CLOTMix: CLOT Magazine presents POINTLESS GEOMETRY label focus
The first mixtape of the year arrives with a label focus by Pointless Geometry, an independent label founded in 2015 by Justyna Banaszczyk (FOQL) and Darek Pietraszewski (aka VJ Copy Corp) in Warsaw, Poland.
The label specialises in tape releases of experimental electronic, electroacoustic and dance-esque music as well as audiovisual projects on VHS tapes and is one of the most interesting labels in Poland. During these last five years, the Pointless Geometry catalogue has grown to include 36 releases by WIDT, Mchy i Porosty, Jakub Lemiszewski, FOQL, Fischerle, Jakub Gliński and Muka, to name just some of the artists.
All the label entries are accompanied by a carefully designed graphic design, available in limited collector’s series, prepared by some the most interesting Polish artists such as Stachu Szumski, Sandra Sygur and Tomek Popakul.
And once or twice a year, Pointless Geometry releases an audiovisual project on VHS. These releases are limited to 20-30 copies. The team shares they don’t really make any profit on them, but they’ve turned into a small tradition of sorts. The whole topic of VHS recordings and analogue video is still interesting to explore and they get flooded with proposals.
For this mix, Pointless Geometry have included some tracks from their recent and upcoming premieres and from Pointless Geometry back catalogue.
Text by CLOT Magazine (Twitter @clotmagazine)
What was the main idea for the inception of the project and ethos behind?
Pointless Geometry was founded to showcase and boost independent local scenes and keeps developing in parallel to them, but also closely follows global independent music trends. Most of our releases are focused on Polish artists, but we also reach for proposals from other countries, such as Fausto Mercier, Obsequies or Drvg Cvlture. There are no genre delimitations apart from the personal music preference of people behind the label. We definitely try to release music that’s beyond any single genre, that can introduce a ‘new quality’ into – or a fresh outlook on – electronic and experimental music.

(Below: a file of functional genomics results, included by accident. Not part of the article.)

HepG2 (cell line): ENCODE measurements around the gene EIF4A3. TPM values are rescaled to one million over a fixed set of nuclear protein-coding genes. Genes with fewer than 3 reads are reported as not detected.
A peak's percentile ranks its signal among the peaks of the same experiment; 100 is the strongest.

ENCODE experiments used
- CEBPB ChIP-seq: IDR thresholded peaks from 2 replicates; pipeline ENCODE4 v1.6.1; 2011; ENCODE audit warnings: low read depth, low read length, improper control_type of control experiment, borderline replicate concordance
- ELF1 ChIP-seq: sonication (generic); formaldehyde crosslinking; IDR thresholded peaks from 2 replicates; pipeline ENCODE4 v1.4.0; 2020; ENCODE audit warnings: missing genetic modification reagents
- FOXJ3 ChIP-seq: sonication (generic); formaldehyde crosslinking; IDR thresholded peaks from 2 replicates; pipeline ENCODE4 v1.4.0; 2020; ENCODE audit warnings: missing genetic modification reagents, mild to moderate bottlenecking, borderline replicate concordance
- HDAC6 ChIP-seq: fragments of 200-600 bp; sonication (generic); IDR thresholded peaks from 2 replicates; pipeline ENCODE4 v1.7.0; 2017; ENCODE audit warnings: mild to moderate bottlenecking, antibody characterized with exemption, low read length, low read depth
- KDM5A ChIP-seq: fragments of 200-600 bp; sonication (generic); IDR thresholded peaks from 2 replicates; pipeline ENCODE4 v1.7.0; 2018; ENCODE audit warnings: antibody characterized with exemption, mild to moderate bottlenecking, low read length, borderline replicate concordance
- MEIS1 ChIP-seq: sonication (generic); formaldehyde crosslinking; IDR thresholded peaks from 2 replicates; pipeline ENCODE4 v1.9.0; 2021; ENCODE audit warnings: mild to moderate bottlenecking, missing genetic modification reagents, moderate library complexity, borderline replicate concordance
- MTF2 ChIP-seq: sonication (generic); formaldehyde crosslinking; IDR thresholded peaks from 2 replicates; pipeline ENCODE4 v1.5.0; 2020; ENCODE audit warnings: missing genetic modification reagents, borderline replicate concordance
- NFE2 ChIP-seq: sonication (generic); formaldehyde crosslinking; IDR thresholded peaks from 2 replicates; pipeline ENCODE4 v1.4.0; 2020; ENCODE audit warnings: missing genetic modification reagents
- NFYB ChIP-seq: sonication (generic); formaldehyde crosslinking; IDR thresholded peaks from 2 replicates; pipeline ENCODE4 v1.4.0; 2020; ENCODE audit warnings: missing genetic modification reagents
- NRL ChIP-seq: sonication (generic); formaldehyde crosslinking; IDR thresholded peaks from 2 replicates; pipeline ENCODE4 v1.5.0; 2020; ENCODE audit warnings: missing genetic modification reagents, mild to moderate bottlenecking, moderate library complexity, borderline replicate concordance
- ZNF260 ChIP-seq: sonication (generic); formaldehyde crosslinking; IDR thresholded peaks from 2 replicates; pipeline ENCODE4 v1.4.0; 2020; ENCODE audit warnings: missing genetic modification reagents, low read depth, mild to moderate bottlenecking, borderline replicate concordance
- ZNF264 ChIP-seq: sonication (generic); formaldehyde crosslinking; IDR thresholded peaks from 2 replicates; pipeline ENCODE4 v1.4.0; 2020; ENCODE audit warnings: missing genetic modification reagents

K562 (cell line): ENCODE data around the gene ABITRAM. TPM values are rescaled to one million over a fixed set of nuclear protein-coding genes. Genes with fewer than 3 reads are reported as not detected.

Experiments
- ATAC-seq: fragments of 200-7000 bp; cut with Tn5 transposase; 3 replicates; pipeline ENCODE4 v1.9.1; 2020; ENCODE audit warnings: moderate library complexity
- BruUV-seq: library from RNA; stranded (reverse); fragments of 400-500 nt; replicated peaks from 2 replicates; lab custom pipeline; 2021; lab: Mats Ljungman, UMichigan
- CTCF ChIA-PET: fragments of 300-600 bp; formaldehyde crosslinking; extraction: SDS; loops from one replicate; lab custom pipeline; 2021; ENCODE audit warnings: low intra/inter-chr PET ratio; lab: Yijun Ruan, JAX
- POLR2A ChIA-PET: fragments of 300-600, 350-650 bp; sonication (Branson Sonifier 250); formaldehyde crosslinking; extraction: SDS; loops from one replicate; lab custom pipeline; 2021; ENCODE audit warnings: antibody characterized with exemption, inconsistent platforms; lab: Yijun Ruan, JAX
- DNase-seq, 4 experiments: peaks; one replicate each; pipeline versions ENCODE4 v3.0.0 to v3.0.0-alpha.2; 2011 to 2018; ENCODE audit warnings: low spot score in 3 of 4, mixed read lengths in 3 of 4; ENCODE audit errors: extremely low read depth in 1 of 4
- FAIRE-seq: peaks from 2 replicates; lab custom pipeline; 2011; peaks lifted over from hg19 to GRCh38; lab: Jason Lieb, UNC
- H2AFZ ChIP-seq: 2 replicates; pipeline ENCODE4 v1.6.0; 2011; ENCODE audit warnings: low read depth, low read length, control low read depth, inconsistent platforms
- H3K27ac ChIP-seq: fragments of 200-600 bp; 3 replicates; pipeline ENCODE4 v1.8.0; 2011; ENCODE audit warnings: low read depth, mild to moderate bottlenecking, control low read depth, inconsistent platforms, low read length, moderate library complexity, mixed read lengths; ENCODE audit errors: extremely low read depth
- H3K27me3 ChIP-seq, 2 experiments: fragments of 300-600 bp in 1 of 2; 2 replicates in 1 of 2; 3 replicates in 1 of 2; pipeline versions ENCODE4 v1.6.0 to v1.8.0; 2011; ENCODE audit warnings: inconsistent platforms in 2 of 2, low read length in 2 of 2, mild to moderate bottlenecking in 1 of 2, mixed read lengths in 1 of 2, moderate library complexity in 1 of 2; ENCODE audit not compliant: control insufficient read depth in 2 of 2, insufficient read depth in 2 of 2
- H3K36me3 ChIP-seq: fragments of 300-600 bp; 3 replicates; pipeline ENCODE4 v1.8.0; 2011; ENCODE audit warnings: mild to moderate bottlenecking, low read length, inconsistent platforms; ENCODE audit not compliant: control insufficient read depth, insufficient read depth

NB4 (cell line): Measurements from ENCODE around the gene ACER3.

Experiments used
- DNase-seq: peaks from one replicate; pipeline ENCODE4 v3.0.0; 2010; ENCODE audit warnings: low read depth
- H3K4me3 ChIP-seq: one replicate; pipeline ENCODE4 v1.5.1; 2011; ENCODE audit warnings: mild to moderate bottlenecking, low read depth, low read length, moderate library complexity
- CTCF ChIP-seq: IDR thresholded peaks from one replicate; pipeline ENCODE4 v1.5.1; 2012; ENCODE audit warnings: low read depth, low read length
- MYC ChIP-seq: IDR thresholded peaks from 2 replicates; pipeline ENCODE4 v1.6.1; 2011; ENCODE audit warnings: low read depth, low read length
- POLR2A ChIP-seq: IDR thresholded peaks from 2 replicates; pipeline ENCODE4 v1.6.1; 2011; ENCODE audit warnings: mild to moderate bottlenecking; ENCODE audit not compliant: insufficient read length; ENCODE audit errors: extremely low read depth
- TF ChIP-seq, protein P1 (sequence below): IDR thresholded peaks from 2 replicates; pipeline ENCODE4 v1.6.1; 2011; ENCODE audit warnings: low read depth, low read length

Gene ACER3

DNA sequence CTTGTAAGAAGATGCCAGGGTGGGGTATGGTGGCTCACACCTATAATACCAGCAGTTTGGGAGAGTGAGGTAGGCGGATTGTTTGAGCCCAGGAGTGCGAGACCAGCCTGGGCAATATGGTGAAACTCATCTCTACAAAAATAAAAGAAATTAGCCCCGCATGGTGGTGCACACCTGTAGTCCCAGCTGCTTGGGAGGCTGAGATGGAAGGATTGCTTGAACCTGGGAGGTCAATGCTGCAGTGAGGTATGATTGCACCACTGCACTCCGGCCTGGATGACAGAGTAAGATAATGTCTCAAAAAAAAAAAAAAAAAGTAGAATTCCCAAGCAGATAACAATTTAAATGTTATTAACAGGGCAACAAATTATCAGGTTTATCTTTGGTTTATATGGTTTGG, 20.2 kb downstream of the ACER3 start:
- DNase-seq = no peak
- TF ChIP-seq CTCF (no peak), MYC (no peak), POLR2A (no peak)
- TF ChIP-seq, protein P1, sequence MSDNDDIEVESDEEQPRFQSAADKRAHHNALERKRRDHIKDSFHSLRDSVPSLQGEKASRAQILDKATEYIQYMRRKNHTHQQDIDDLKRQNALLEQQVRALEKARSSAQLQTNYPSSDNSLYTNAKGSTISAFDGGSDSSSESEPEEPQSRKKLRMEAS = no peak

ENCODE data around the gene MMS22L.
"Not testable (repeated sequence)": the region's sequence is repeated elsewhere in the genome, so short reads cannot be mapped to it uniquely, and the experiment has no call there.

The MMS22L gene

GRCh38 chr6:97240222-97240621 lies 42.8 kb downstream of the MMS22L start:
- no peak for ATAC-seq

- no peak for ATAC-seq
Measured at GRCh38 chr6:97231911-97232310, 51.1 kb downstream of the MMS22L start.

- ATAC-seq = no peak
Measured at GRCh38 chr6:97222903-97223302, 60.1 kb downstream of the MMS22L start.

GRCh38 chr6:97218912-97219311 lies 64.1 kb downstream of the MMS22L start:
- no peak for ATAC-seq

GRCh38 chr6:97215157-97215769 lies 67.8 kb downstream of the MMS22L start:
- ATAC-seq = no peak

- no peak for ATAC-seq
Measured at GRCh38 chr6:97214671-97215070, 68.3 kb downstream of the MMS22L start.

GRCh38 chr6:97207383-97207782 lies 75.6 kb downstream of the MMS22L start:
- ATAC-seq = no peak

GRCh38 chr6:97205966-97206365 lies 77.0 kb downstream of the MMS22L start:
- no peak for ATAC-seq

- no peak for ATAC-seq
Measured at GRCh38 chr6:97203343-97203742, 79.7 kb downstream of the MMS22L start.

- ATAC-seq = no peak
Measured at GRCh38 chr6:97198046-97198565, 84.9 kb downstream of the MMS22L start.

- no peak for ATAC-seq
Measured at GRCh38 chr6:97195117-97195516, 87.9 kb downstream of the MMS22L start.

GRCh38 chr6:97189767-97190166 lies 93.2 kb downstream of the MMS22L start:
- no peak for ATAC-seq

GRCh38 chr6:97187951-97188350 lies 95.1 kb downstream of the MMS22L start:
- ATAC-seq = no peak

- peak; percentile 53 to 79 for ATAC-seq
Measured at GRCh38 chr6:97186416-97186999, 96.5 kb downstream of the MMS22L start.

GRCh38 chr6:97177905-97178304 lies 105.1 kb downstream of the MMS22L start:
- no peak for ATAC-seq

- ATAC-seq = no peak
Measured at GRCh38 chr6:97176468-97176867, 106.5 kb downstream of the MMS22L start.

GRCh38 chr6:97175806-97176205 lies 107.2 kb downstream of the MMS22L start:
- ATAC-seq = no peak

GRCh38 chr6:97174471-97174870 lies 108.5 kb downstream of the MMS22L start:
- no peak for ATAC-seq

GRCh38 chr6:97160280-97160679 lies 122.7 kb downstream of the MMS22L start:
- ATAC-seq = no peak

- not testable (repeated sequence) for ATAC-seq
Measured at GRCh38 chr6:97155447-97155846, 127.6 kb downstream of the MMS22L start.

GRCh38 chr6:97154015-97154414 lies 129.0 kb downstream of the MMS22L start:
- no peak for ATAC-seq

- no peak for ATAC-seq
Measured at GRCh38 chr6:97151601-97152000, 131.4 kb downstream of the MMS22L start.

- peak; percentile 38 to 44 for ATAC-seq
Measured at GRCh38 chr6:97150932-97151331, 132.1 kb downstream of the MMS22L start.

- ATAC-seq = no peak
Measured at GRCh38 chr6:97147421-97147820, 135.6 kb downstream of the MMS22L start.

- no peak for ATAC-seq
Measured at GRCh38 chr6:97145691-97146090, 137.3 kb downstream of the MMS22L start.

Yet if we get our hands on an interesting proposal that’s either strictly club music or something acoustic, we’ll definitely take it into account too. Running a label is just one branch of our music-related activities. We organise gigs and other artistic actions, we co-run Radio Kapitał and we are performers ourselves, so the label is part of our broader activity, with its various branches partially overlapping and shaping each other.
The current approach to microlabels such as Pointless Geometry is one of curatorship rather than running a label in the traditional sense of the word. We tend to feel like a local part of a global music ecosystem/organism, which changes and evolves on an ongoing basis but doesn’t try to keep up with the latest trends or fads. We can’t foresee what Pointless Geometry might release in a year or two. Right now we are based in Łódź (big post-industrial city in the centre of Poland). This also adds some new perspectives to what we are up to.
How do you position the label with respect to Poland’s experimental scene?
We’re only interested in independent and independently released music. There’s so much of it around that there’s no time left to follow mainstream music. We don’t really feel like it anyway, we don’t see any purpose in that. I don’t think Poland’s current political and historical situation has any real influence on independent music movements or labels, but in the broader perspective, communism has definitely limited the development possibilities of the so-called indie scene. The indie music community in Poland mostly adheres to left-wing values and celebrates freedom..
And why is tape your preferred format? What it is that most attracts you from it?
We treat tapes as a medium to listen to music, not as a vintage gadget you can put on the shelf, so the quality of recordings is very important to us. We carefully select from the available tapes, we test them and we record them ourselves using individually calibrated equipment. Darek plays cassette-based live sets, so the quality of recording and mastering is very important – he doesn’t use some of the tapes from his collection in the sets precisely because of the poor quality of the recording. The graphic design of each release is also important – we try to engage a new graphic artist to design subsequent covers. Most of the work related to cutting out the covers and assembling the tapes is done at home, reflecting the DIY spirit.
What is your relationship with technology nowadays? How do you cope with screen/digital technology overload?
We – humans – have something called free will and do not have to participate in this overload. We just need to do some mental work to achieve it and limit what is harmful to us (first of all, social media).